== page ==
Browse Prior Art Database

Method for 0-mV circuitry for statistical failure analysis on the silicon of a dynamic SAs used in small signal arrays

IP.com Disclosure Number: IPCOM000032360D
Publication Date: 2004-Nov-02
Document File: 5 page(s) / 40K

Publishing Venue

The IP.com Prior Art Database

Abstract

Disclosed is a method for 0-mV circuitry for statistical failure analysis on the silicon of a dynamic sense-amplifiers (SAs) used in small signal arrays (SSAs). Benefits include improved functionality and improved performance.

This text was extracted from a Microsoft Word document.
At least one non-text object (such as an image or picture) has been suppressed.
This is the abbreviated version, containing approximately 47% of the total text.

Method for 0-mV circuitry for statistical failure analysis on the silicon of a dynamic SAs used in small signal arrays

Disclosed is a method for 0-mV circuitry for statistical failure analysis on the silicon of a  dynamic sense-amplifiers (SAs) used in small signal arrays (SSAs). Benefits include improved functionality and improved performance.

Background

      A lower SA differential requirement helps make the arrays less critical in timing. Conventional circuitry is limited in its capability to analyze the failure of a dynamic SA and to indicate how close a SA design is to failure. Consequently, designers must use theoretical analysis of the voltage differential required at the SA sense nodes. Silicon data cannot be used. This issue is becoming increasingly critical. The SA differential requirement, based on theoretical analysis, is not scaling from one process generation to another. Silicon-based data is required to make the SA requirement scale from one process to its subsequent process. The results from 0-mv analysis can be used to reduce the SA differential requirement in subsequent versions of the product or future product and can make SSA less timing critical.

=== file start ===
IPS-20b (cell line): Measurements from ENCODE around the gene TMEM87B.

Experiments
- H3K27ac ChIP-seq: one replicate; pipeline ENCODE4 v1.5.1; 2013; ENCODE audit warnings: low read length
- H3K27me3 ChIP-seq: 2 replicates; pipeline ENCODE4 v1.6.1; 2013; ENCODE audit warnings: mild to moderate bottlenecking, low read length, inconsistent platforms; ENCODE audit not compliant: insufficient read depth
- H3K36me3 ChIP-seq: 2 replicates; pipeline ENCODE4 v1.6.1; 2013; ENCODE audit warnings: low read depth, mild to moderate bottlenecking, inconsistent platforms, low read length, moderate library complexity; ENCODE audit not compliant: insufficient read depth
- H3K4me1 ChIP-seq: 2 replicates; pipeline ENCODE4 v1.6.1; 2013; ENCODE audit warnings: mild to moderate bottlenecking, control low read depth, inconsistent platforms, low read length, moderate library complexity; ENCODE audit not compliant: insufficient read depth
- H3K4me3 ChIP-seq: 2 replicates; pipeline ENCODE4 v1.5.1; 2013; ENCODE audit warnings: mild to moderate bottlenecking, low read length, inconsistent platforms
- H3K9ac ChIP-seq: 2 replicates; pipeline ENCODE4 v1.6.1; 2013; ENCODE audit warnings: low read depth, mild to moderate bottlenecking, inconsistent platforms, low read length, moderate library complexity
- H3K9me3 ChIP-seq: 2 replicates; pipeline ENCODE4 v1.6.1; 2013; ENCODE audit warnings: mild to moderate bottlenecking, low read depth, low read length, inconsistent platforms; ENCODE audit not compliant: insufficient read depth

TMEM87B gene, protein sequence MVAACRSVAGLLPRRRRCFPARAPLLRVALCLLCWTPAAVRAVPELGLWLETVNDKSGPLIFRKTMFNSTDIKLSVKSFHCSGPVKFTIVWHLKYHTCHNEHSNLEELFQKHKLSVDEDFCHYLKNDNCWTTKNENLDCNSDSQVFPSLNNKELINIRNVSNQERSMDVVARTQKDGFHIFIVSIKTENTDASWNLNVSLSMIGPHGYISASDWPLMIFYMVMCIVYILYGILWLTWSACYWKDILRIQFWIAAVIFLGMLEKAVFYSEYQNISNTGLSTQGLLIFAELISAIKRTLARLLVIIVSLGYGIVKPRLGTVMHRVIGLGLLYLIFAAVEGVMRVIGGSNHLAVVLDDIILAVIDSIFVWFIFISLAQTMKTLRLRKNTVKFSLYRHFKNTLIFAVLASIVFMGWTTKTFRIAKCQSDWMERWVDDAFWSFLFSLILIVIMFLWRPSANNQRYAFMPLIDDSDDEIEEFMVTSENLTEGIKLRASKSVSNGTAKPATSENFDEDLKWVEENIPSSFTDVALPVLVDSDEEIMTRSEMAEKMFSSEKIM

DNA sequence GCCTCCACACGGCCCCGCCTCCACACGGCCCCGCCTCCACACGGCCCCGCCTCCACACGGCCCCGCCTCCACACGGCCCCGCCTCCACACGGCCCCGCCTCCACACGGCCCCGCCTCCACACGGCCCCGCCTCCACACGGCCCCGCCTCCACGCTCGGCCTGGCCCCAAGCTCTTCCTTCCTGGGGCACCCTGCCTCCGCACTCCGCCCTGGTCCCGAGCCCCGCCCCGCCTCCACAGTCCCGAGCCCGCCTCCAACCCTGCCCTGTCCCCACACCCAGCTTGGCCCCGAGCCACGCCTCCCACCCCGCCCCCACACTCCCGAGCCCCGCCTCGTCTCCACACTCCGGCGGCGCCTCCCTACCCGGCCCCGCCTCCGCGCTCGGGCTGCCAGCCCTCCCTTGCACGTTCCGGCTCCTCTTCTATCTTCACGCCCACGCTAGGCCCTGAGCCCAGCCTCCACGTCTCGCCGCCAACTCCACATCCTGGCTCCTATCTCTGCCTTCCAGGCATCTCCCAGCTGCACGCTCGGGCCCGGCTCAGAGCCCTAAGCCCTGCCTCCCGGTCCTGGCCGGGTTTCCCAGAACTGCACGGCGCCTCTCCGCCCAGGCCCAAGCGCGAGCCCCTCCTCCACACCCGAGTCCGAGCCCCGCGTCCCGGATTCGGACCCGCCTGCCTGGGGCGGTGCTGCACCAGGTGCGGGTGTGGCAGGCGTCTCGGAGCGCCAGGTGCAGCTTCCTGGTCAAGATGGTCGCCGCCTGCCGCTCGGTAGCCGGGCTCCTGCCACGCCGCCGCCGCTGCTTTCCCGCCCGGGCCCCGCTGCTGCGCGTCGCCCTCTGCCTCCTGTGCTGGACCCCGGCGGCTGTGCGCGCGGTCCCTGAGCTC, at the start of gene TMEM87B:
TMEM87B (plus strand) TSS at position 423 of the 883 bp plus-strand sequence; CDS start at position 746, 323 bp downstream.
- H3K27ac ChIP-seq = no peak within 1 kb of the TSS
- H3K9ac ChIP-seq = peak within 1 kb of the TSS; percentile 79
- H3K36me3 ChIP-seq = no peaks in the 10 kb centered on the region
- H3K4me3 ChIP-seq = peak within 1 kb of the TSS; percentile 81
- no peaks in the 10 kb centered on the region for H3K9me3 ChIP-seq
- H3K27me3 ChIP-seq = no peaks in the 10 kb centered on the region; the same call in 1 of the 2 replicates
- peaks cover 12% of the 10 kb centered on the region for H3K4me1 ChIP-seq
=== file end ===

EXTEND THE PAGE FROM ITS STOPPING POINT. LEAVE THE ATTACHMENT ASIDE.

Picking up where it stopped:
One of the areas of interest for design, debug, and product engineers is to study the function of dynamic SAs on silicon. The engineers need to understand if the voltage differential developed at the sense nodes of the SA is adequate. Additionally, the variance of the nominal or theoretically-calculated differential requirement from the critical value that results in the actual (sensing) failure must be understood.

              The initial estimation of the SA differential requirement is conventionally based on the mismatch numbers from the process file and theoretical analysis. Generally, theoretical analysis is simulated under pessimistic assumptions. The variance of the theoretical calculation from the real data on silicon is required.

      One conventional solution is to use software-controlled timing (SCT) for embedded arrays. SCT is fully programmed to enable the earliest sensing of the SA. By introducing a software programmable delay element into the array, the timing of various array controls can be altered to ensure a functional, reliable circuit (see Figure 1). However, even at the full programming, the SA is not enabled early enough to make it fail. SCT does not have enough range to cause a reasonable failure and does not provide an adequate solution.

              The input/output (I/O) control circuitry coupled to the embedded memory array requires a programmable delay circuitry to alter the timing of the I/O signal, namely, sense amplifier enable (SAEN). The programmability is provided using the SCT array. Depending on the number of cells programmed in SCT array, the time at which the SAEN arrives at the embedded memory can be manipulated.

              The programming of the SCT column creates a delay curve (see Figure 2). As more cells are programm...